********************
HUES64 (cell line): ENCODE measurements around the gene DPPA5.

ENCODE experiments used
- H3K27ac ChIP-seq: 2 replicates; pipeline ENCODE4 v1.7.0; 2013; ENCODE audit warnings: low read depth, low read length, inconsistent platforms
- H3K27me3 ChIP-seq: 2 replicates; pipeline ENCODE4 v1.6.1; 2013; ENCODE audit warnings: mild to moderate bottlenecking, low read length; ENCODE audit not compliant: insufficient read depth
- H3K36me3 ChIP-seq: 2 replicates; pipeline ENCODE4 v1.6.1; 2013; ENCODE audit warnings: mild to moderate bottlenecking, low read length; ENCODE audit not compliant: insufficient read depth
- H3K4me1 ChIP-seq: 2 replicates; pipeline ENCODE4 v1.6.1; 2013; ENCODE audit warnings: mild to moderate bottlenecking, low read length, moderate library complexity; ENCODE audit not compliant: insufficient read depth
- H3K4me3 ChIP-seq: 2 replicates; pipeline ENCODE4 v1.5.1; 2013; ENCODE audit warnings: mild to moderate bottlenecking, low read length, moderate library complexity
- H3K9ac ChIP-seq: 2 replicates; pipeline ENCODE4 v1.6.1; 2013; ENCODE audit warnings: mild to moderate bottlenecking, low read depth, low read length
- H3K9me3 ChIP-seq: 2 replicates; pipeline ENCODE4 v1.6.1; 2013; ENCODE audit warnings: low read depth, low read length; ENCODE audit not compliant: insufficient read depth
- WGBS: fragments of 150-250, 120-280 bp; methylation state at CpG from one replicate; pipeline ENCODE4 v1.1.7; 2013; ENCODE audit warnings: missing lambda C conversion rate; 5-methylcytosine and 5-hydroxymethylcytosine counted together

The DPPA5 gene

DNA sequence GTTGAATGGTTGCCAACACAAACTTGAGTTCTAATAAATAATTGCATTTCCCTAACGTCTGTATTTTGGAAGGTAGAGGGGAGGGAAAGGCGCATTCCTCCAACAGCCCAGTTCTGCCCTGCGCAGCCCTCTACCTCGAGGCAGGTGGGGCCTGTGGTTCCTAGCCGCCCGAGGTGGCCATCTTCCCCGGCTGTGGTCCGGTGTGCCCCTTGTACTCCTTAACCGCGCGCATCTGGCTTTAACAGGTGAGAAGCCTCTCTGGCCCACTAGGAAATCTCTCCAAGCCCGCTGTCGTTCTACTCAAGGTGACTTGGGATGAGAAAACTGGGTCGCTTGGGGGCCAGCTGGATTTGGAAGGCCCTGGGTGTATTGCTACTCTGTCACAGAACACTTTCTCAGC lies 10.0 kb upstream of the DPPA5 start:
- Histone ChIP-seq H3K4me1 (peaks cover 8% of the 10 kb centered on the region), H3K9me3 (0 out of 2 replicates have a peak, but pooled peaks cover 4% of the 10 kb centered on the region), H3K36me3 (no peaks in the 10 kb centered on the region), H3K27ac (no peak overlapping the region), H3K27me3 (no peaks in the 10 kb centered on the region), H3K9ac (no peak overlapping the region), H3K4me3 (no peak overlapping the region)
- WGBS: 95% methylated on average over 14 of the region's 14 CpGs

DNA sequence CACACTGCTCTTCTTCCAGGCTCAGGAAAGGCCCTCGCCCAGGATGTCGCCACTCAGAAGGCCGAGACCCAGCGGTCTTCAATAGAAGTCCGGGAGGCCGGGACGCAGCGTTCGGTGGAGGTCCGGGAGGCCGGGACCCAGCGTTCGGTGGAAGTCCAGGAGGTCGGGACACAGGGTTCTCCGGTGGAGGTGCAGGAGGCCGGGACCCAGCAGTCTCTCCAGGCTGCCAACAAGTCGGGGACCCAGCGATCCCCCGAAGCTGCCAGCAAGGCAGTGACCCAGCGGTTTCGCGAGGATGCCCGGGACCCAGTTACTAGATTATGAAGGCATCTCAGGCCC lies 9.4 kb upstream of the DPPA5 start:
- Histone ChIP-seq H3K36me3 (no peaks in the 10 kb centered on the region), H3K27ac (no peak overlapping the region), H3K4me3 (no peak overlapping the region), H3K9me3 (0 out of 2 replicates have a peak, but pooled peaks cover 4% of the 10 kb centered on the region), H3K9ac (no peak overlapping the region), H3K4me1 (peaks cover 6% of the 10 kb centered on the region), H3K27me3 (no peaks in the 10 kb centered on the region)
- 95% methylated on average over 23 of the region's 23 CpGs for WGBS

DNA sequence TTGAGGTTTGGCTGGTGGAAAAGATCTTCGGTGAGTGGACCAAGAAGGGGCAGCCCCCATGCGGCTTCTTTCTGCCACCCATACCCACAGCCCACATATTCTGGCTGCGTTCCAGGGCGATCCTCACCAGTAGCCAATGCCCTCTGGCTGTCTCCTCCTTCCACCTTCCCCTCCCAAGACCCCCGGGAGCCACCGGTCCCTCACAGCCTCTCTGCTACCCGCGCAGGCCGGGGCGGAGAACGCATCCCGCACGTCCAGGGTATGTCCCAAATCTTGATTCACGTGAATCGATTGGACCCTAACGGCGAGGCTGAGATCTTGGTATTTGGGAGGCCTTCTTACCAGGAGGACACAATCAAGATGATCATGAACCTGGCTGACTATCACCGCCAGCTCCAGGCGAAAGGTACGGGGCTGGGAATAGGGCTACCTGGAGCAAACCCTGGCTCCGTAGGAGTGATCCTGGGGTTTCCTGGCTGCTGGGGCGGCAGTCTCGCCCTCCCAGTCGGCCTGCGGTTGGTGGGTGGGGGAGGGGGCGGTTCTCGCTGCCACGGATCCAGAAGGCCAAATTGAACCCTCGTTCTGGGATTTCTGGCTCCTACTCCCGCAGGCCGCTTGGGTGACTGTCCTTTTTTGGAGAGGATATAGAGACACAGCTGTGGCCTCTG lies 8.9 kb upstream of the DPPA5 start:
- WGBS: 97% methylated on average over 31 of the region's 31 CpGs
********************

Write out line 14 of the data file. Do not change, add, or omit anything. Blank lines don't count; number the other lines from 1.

- WGBS: 95% methylated on average over 14 of the region's 14 CpGs